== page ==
Diaphorapteryx hawkinsi Forbes, 1892

Hawkins’ rail, Giant rail (archaic) (used by Williams, 1962:17), Meho(-)nui



Taxonomy & Nomenclature

Synonym/s: Aphanapteryx hawkinsi Forbes, 1892


Conservation Status


Last record: Holocene (after 1835?)

IUCN RedList status: Extinct


No European is believed to have seen Hawkins' rail alive. However, second-hand reports from Moriori's (Shand, 1894, 1911; White, 1897; Cooper & Tennyson, 2004) suggest that it became extinct during the 1800's. Its abundance in Moriori middens suggests a large role for humans in it's extinction.



Pitt and Chatham Island, Chatham Islands, New Zealand


Biology & Ecology




Much sub-fossil material exists. See (Tennyson, 2004) for a partial list.



Above: Hawkins' Rail / Mehonui. Diaphorapteryx hawkinsi. From the series: Extinct Birds of New Zealand., 2004, Masterton, by Paul Martinson. Purchased 2006. © Te Papa. CC BY-NC-ND 4.0. Te Papa (2006-0010-1/44)



Original scientific description:

Forbes, H. O. (1892a). New extinct rail (telegram). Nature 45: 416.


Other references:

Andrews, C. W. (1896a). On the Extinct Birds of the Chatham Islands. Part 1. The Osteology of Diaphorapteryx Hawkinsi. Novit. Zoolog. 3: 73-84.

Andrews, C. W. (1896b). Note on the skeleton of Diaphorapteryx hawkinsi, Forbes, a large extinct rail from the Chatham Islands. Geological magazine 3(8): 337-338, pl. XII.

BirdLife International. (2008). Diaphorapteryx hawkinsi. In: IUCN 2011. IUCN Red List of Threatened Species. Version 2011.2. ( Downloaded on 26 January 2012.

BirdLife International. 2017. Diaphorapteryx hawkinsi (amended version of 2016 assessment). The IUCN Red List of Threatened Species 2017: e.T22733394A119260892. Accessed on 19 June 2022.

Cooper, Joanne H. and Tennyson, Alan J. D. (2004). New evidence on the life and death of Hawkins' rail (Diaphorapteryx hawkinsi): Moriori accounts recorded by Sigvard Dannefaerd and Alexander Shand. Notornis 51(4): 212-216.

Dawson, Elliott W. (1959). The supposed occurrence of Kakapo, Kaka and Kea in the Chatham Islands. Notornis 8(4): 106-115.

Fisher, Clemency T. and Warr, F. E. (2003). Museums on paper: library & manuscript resources. Bulletin of the British Ornithologists' Club 123A: 136-164.

Forbes, H. O. (1892b). [Diaphorapteryx gen.nov.].  Bulletin of the British ornithologists’ Club 1: 21-22.

Forbes, H. O. (1892c). Aphanapteryx in the New Zealand region. Nature 45(1173): 580-581.

Forbes, H. O. (1892d). Aphanapteryx and other remains in the Chatham Islands. Nature 46(1185): 252-253.

Gill, B. and Martinson, P. (1991). New Zealand’s Extinct Birds. Random Century New Zealand Ltd.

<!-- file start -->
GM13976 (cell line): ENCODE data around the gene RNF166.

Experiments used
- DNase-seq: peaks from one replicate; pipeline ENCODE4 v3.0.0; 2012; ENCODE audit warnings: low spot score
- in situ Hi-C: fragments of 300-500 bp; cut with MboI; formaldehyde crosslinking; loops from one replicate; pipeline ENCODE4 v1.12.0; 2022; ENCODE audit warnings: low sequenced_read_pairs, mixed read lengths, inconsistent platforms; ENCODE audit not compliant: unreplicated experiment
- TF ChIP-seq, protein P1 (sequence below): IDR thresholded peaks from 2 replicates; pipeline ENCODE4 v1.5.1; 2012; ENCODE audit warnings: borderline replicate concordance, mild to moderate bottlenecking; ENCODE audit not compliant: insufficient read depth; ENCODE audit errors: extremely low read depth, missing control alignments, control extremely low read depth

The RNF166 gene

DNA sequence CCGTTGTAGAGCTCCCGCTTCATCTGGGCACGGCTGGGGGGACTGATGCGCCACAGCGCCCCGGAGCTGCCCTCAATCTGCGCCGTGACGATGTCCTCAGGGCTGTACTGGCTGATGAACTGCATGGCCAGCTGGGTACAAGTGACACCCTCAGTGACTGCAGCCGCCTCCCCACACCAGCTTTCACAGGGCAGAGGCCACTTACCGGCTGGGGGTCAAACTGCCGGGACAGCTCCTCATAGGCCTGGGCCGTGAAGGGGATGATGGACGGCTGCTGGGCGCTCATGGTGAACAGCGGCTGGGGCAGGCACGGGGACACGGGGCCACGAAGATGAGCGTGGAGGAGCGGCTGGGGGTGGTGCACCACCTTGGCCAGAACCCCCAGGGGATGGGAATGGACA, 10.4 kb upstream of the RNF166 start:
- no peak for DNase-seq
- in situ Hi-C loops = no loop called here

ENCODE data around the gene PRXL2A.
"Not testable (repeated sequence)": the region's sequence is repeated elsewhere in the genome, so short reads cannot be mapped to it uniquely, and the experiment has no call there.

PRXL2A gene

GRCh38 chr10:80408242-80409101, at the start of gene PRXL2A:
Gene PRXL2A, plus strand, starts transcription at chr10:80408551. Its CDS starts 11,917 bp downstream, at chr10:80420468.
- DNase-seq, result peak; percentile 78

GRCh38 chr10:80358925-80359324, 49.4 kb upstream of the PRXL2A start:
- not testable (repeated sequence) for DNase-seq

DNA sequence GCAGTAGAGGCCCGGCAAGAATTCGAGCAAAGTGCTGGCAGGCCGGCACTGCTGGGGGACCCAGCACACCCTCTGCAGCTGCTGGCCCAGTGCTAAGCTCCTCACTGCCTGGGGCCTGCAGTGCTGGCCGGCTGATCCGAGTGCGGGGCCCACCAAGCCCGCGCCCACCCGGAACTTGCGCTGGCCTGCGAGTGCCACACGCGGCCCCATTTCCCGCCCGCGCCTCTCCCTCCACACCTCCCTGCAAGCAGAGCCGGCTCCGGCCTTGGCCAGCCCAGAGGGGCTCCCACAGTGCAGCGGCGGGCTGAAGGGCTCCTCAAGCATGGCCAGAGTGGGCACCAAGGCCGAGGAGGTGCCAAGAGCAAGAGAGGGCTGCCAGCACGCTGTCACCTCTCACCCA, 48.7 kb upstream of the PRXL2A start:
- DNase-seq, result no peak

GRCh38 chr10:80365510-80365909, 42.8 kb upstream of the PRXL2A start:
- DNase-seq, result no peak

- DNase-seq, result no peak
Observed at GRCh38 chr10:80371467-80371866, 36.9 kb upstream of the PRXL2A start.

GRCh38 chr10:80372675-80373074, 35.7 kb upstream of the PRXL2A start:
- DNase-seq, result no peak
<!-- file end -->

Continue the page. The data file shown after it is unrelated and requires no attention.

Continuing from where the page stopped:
Holdaway, Richard N., Worthy, Trevor H. and Tennyson, Alan J. D. (2001). A working list of breeding bird species of the New Zealand region at first human contact. New Zealand Journal of Zoology 28: 119-187.

del Hoyo, J., Collar, N.J., Christie, D.A., Elliott, A. and Fishpool, L.D.C. 2014. HBW and BirdLife International Illustrated Checklist of the Birds of the World. Volume 1: Non-passerines. Lynx Edicions BirdLife International, Barcelona, Spain and Cambridge, UK.

Hume, Julian Pender and Walters, Michael. (2012). Extinct Birds. London: T & AD Poyser.

Livezey, Bradley C. (1998). A phylogenetic analysis of the Gruiformes (Aves) based on morphological characters, with an emphasis on the rails (Rallidae). Phil.Trans. R. Soc. Lond. B 353: 2077-2151.

Olson, Storrs L. (1975). A review of the extinct rails of the New Zealand region (Aves: Rallidae).  National Museum of New Zealand records 1(3): 63-79.

Olson, Storrs L. (1977). A synopsis on the fossil Rallidae, pp. 509-525. In: Ripley, S. D. Rails of the World: A Monograph of the Family Rallidae. Boston: Codline.

Robertson, H. A., Baird, K. A., Elliott, G. P., Hitchmough, R. A., McArthur, N. J., Makan, T. D., Miskelly, Colin M., O’Donnell, C. F. J., Sagar, P. M., Scofield, R. P., Taylor, G. A. and Michel, P. (2021). Conservation status of birds in Aotearoa New Zealand, 2021. New Zealand Threat Classification Series 36. Department of Conservation, Wellington. 43 pp.

Hugh Robertson, John Dowding, Graeme Elliott, Rod Hitchmough, Colin Miskelly, Colin O’Donnell, Ralph Powlesland, Paul Sagar, Paul Scofield, Graeme Taylor. (2013). Conservation status of New Zealand birds, 2012. New Zealand Threat Classification Series 4. 22 pp.

Shand, Alexander. (1894). The Moriori people of the Chatham Islands: their traditions and history. J. Polynes. Soc., 3(1): 76-92. [assigns the meho(-)nui to the Kakapo on p. 80]

Shand, Alexander. (1911). The Moriori people of the Chatham Islands: Their history and traditions. Wellington, Polynesian Society of New Zealand.

Tennyson, Alan J.D. (2004). Records of the extinct Hawkins’ rail (Diaphorapteryx hawkinsi) from Pitt Island, Chatham Islands. Notornis 51(3):159-160.

White, Taylor. (1897). On the Poua and other extinct birds of the Chathain Islands. Trans. N.Z. Inst., 29: 162-168. [rejects the assignation of the meho(-)nui to the Kakapo by (Shand, 1894), suggests instead that it refers to what we today know as Diaphorapteryx hawkinsi]

Williams, G. R. (1962). Extinction and the land and freshwater-inhabiting birds of New Zealand. Notornis 10(1): 15-32.

Wragg, Graham M. (1981). The birds of Canterbury: history and present status. A dissertation presented as a requirement for the Diploma in Parks and Recreation (National Parks option). Lincoln College, New Zealand.


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